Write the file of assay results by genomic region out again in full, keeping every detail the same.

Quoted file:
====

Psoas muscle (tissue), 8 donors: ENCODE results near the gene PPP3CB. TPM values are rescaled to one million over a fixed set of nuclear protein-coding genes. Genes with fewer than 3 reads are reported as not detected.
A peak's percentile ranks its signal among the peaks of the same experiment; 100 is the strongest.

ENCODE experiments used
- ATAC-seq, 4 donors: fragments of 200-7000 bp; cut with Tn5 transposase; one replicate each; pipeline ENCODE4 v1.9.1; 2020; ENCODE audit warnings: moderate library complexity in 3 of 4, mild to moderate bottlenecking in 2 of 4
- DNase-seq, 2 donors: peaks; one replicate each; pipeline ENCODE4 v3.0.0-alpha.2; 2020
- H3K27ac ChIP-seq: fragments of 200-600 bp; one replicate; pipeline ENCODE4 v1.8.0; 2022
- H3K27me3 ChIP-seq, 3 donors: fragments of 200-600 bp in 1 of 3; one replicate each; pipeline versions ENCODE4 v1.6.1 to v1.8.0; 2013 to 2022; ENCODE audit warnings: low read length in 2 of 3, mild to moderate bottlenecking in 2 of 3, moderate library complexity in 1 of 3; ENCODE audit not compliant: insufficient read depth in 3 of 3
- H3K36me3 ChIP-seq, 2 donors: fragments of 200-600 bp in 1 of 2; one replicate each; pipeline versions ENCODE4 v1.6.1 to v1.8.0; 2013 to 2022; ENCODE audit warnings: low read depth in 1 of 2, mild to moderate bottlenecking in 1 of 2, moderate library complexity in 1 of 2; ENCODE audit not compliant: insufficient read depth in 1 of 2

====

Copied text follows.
Psoas muscle (tissue), 8 donors: ENCODE results near the gene PPP3CB. TPM values are rescaled to one million over a fixed set of nuclear protein-coding genes. Genes with fewer than 3 reads are reported as not detected.
A peak's percentile ranks its signal among the peaks of the same experiment; 100 is the strongest.

ENCODE experiments used
- ATAC-seq, 4 donors: fragments of 200-7000 bp; cut with Tn5 transposase; one replicate each; pipeline ENCODE4 v1.9.1; 2020; ENCODE audit warnings: moderate library complexity in 3 of 4, mild to moderate bottlenecking in 2 of 4
- DNase-seq, 2 donors: peaks; one replicate each; pipeline ENCODE4 v3.0.0-alpha.2; 2020
- H3K27ac ChIP-seq: fragments of 200-600 bp; one replicate; pipeline ENCODE4 v1.8.0; 2022
- H3K27me3 ChIP-seq, 3 donors: fragments of 200-600 bp in 1 of 3; one replicate each; pipeline versions ENCODE4 v1.6.1 to v1.8.0; 2013 to 2022; ENCODE audit warnings: low read length in 2 of 3, mild to moderate bottlenecking in 2 of 3, moderate library complexity in 1 of 3; ENCODE audit not compliant: insufficient read depth in 3 of 3
- H3K36me3 ChIP-seq, 2 donors: fragments of 200-600 bp in 1 of 2; one replicate each; pipeline versions ENCODE4 v1.6.1 to v1.8.0; 2013 to 2022; ENCODE audit warnings: low read depth in 1 of 2, mild to moderate bottlenecking in 1 of 2, moderate library complexity in 1 of 2; ENCODE audit not compliant: insufficient read depth in 1 of 2